Concert review: Harry Styles at Tower Theater | The Triangle
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Concert review: Harry Styles at Tower Theater

Album art courtesy of Columbia Records

On Oct. 5, many young women lined Ludlow Street on parallel sides, while another group waited up South 69th Street in Upper Darby.

As the clock struck 8 a.m. the fans stampeded through traffic towards the entrance of Tower Theater. The historic venue’s marquee gave some explanation to the chaos below, stating in bold lettering, “Tonight 8 p.m. Harry Styles.” The beloved ex-boyband member would take the stage later that night on his first solo tour, and his passionate fans had just begun their 12-hour wait.

One Direction started their extended hiatus in March 2016, after the completion of their final “On The Road Again” tour, to many fans’ dismay. No worries, to fill the empty void in our hearts that One Direction left we now have five members pursuing their own endeavors. All five of the 1D boys have released their own solo project.

At the start of the hiatus, Styles experimented with acting, starring in Christopher Nolan’s latest WW2 film, “Dunkirk.” After his acting stint Styles took to Jamaica and finished up his ten track debut album, “Harry Styles,” and shortly after announced his first solo tour.

Electronic-pop band MUNA opened up the night singing their synth hits like “I Know A Place,” and mentioning the graciousness and benevolence of their host, Styles. MUNA’s lead singer, Katie Gavin, explained that especially throughout some of the difficult times of 2017, “it’s amazing to be on tour with an artist who has centered his career around kindness.” Styles’ merch stand may be a bit of a testament to Gavin’s words, tees and sweatshirts stamped with the phrase, “Treat People With Kindness” were for sale among the other merchandise.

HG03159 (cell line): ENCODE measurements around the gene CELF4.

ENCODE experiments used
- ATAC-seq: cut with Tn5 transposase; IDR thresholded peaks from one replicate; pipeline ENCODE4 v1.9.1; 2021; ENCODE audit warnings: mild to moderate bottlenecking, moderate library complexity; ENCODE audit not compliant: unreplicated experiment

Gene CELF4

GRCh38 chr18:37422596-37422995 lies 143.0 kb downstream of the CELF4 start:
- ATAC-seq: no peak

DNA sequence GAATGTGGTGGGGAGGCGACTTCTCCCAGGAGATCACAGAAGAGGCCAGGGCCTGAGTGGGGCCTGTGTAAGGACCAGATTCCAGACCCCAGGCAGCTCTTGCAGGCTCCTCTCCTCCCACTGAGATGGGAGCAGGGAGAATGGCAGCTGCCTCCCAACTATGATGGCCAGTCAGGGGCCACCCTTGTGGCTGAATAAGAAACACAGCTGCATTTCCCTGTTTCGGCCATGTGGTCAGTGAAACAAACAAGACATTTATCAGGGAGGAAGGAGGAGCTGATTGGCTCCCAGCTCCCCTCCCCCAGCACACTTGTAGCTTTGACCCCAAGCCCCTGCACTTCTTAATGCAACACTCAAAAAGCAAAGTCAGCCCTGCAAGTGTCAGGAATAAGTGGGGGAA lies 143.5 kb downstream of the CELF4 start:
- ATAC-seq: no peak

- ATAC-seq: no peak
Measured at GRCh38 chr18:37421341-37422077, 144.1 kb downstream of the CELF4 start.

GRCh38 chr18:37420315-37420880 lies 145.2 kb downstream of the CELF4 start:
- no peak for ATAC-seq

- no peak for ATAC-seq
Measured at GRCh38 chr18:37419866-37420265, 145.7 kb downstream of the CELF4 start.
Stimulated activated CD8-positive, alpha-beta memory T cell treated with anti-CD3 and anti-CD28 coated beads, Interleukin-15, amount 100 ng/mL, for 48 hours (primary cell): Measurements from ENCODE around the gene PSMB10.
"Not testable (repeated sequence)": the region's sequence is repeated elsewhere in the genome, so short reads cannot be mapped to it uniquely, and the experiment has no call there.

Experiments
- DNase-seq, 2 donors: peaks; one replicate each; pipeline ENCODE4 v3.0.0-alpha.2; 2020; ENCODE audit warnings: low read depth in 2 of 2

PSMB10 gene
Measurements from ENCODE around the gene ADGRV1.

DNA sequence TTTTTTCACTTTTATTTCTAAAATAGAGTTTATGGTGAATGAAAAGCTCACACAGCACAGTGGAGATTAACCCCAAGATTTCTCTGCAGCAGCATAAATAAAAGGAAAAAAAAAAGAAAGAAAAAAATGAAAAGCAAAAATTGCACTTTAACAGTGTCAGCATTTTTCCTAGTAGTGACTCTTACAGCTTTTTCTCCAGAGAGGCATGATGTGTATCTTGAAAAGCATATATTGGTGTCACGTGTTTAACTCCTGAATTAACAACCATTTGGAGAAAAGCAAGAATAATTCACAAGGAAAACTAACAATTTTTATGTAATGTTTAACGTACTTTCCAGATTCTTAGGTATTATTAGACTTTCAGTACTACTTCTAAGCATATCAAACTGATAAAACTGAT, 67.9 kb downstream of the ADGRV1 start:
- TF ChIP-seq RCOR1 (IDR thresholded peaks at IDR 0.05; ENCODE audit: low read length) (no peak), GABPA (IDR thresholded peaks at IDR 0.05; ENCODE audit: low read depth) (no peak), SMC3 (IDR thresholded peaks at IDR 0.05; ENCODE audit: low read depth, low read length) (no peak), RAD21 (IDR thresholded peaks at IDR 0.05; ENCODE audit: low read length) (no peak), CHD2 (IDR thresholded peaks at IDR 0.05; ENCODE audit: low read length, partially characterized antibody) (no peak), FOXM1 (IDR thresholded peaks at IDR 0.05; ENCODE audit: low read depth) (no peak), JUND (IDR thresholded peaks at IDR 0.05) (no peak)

A pink floral backdrop was hung on stage and soon a silhouette of Styles, guitar in hand, appeared as he strummed the beginning chords of his soft folky “Ever Since New York.” The curtain fell and Styles was met with roaring screams. This tour has been the most intimate setting a lot of fans have experienced thus far; a 3,000-capacity general admission venue is quite different than the typical arena or stadium Styles  performed in while still with One Direction.

“Harry Styles,” the debut album, has been regarded as an ode to ’70s folk and rock. This is a brave step to take in 2017, when electronic and rap music dominates pop radio. Styles’ second song of the night, “Two Ghosts” is reminiscent of Pink Floyd’s “Wish You Were Here” with similar beats and lyrics, “we’re just two ghosts swimming in a glass half empty” (Styles), “we’re just two lost souls swimming in a fishbowl” (Pink Floyd). He continued to tap into his soft-rock side with “Carolina” and a rendition of One Direction’s “Stockholm Syndrome,” which Styles wrote.

There’s no doubting Styles’ style is nostalgic and timeless. The man shows up on stage every night with an elaborate Gucci suit on, runs around stage shouting lyrics from his rock hits like “Kiwi,” where he proclaims that he is “having your baby, it’s none of your business” and begs the crowd on his knees for more. Some have drawn comparisons between Styles and iconic rock stars like David Bowie and Mick Jagger.

Juxtaposed to his maniac rockstar side, Styles is a gentle accepting celebrity who at one point told the crowd to hug a stranger around them, “Please take embracing a stranger with you, please do it more often, whenever you can.” He later ran around stage with a rainbow pride flag during the groovy upbeat song “Only Angel” and attached the transgender flag to his mic stand during “Kiwi.” “Please feel free to be whoever you want to be in this room tonight,” Styles said.

Styles’ encore started off slow with the acoustic “From the Dining Table” and then progressed into an energetic cover of one of his favorite band’s songs, “The Chain” by Fleetwood Mac. He closed the night with his first single, a ballad, “Sign of the Times.”

The message to “go forth and conquer” portrayed in “Sign of the Times” was illuminated throughout his entire set. A sign of acceptance, of belonging, of unity to a crowd of young people.